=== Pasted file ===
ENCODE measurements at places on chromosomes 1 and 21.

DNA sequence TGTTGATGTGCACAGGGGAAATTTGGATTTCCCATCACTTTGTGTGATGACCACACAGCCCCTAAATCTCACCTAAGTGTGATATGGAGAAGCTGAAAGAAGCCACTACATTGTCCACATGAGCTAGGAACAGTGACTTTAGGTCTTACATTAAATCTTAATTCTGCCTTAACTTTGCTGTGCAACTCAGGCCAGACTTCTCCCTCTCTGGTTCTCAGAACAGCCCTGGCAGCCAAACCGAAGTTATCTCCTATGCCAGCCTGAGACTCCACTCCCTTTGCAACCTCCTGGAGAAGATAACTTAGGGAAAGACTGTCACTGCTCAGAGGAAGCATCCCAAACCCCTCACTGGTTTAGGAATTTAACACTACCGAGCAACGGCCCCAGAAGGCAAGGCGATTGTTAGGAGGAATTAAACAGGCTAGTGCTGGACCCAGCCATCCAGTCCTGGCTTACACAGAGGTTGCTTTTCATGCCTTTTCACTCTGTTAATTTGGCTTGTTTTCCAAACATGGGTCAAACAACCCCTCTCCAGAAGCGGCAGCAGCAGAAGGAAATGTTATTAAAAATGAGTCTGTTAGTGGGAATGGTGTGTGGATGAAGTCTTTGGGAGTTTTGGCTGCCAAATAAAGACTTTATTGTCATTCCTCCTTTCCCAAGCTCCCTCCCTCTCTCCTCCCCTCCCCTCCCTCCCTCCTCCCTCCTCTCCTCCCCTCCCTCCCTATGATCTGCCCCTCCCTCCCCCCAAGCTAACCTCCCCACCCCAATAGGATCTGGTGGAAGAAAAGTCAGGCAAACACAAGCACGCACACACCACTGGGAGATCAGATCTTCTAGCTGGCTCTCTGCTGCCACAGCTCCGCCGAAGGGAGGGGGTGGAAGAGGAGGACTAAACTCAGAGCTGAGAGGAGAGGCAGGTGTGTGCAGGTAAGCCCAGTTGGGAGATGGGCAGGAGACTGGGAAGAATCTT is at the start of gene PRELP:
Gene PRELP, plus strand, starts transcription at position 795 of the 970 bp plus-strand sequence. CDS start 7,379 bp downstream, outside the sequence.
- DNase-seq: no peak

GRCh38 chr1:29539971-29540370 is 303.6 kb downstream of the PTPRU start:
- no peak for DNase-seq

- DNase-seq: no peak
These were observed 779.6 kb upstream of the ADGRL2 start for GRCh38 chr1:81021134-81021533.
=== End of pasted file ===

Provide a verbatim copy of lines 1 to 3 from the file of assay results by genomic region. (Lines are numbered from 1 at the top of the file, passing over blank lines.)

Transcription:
ENCODE measurements at places on chromosomes 1 and 21.

DNA sequence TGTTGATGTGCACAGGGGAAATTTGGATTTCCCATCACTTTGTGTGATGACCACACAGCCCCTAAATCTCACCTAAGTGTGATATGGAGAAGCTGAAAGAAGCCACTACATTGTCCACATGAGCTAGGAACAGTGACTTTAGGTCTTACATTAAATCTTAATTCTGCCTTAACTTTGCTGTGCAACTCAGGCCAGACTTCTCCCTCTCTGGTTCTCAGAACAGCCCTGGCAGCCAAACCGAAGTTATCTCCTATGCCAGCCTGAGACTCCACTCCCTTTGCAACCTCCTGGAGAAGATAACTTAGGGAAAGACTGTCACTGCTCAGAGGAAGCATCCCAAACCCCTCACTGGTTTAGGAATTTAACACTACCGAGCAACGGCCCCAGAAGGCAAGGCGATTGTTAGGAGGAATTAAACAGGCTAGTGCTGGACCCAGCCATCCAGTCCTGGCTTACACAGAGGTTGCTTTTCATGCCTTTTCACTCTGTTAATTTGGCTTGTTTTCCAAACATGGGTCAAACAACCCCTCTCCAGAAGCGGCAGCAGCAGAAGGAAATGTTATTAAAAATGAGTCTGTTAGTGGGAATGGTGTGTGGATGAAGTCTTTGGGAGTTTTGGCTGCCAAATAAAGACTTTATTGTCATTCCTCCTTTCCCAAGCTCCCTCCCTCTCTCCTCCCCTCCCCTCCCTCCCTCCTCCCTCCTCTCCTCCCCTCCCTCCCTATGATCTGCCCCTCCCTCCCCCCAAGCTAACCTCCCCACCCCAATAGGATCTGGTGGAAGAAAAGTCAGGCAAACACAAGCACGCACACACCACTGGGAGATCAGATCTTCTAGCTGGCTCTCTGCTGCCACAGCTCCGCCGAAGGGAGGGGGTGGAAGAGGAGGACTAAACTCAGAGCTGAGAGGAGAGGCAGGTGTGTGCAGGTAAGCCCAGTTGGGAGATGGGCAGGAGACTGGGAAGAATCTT is at the start of gene PRELP:
Gene PRELP, plus strand, starts transcription at position 795 of the 970 bp plus-strand sequence. CDS start 7,379 bp downstream, outside the sequence.